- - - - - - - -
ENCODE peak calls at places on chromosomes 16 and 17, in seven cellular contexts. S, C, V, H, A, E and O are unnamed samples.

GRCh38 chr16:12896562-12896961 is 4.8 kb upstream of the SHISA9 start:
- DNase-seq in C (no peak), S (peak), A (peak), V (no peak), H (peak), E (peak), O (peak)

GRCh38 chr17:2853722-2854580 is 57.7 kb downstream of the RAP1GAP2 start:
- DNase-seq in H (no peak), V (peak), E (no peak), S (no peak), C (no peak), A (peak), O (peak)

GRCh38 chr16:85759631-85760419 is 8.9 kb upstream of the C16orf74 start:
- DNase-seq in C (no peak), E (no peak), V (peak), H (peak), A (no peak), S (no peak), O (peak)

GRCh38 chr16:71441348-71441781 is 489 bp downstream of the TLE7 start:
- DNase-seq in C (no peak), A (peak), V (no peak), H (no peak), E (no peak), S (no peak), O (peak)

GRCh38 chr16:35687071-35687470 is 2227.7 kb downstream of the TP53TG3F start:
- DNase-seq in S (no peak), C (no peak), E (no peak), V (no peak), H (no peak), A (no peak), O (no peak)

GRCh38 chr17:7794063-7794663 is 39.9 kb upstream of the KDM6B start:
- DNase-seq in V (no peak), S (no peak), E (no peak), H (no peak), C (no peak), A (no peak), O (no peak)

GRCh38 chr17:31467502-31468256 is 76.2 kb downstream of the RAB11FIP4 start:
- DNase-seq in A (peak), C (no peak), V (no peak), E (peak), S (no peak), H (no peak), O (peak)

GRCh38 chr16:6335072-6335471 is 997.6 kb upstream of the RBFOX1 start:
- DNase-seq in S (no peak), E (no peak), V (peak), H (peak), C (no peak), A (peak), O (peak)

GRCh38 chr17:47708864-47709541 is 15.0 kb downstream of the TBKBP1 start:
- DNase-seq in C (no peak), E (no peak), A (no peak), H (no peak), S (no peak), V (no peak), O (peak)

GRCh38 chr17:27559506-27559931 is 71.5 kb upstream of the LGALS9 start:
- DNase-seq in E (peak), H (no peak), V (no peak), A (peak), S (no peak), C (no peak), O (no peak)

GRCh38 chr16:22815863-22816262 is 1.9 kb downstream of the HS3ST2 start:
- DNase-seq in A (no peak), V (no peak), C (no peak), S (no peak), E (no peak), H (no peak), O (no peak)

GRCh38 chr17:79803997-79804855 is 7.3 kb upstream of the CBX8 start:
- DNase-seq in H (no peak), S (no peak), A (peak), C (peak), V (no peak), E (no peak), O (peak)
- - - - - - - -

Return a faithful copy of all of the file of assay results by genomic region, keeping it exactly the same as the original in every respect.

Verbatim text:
ENCODE peak calls at places on chromosomes 16 and 17, in seven cellular contexts. S, C, V, H, A, E and O are unnamed samples.

GRCh38 chr16:12896562-12896961 is 4.8 kb upstream of the SHISA9 start:
- DNase-seq in C (no peak), S (peak), A (peak), V (no peak), H (peak), E (peak), O (peak)

GRCh38 chr17:2853722-2854580 is 57.7 kb downstream of the RAP1GAP2 start:
- DNase-seq in H (no peak), V (peak), E (no peak), S (no peak), C (no peak), A (peak), O (peak)

GRCh38 chr16:85759631-85760419 is 8.9 kb upstream of the C16orf74 start:
- DNase-seq in C (no peak), E (no peak), V (peak), H (peak), A (no peak), S (no peak), O (peak)

GRCh38 chr16:71441348-71441781 is 489 bp downstream of the TLE7 start:
- DNase-seq in C (no peak), A (peak), V (no peak), H (no peak), E (no peak), S (no peak), O (peak)

GRCh38 chr16:35687071-35687470 is 2227.7 kb downstream of the TP53TG3F start:
- DNase-seq in S (no peak), C (no peak), E (no peak), V (no peak), H (no peak), A (no peak), O (no peak)

GRCh38 chr17:7794063-7794663 is 39.9 kb upstream of the KDM6B start:
- DNase-seq in V (no peak), S (no peak), E (no peak), H (no peak), C (no peak), A (no peak), O (no peak)

GRCh38 chr17:31467502-31468256 is 76.2 kb downstream of the RAB11FIP4 start:
- DNase-seq in A (peak), C (no peak), V (no peak), E (peak), S (no peak), H (no peak), O (peak)

GRCh38 chr16:6335072-6335471 is 997.6 kb upstream of the RBFOX1 start:
- DNase-seq in S (no peak), E (no peak), V (peak), H (peak), C (no peak), A (peak), O (peak)

GRCh38 chr17:47708864-47709541 is 15.0 kb downstream of the TBKBP1 start:
- DNase-seq in C (no peak), E (no peak), A (no peak), H (no peak), S (no peak), V (no peak), O (peak)

GRCh38 chr17:27559506-27559931 is 71.5 kb upstream of the LGALS9 start:
- DNase-seq in E (peak), H (no peak), V (no peak), A (peak), S (no peak), C (no peak), O (no peak)

GRCh38 chr16:22815863-22816262 is 1.9 kb downstream of the HS3ST2 start:
- DNase-seq in A (no peak), V (no peak), C (no peak), S (no peak), E (no peak), H (no peak), O (no peak)

GRCh38 chr17:79803997-79804855 is 7.3 kb upstream of the CBX8 start:
- DNase-seq in H (no peak), S (no peak), A (peak), C (peak), V (no peak), E (no peak), O (peak)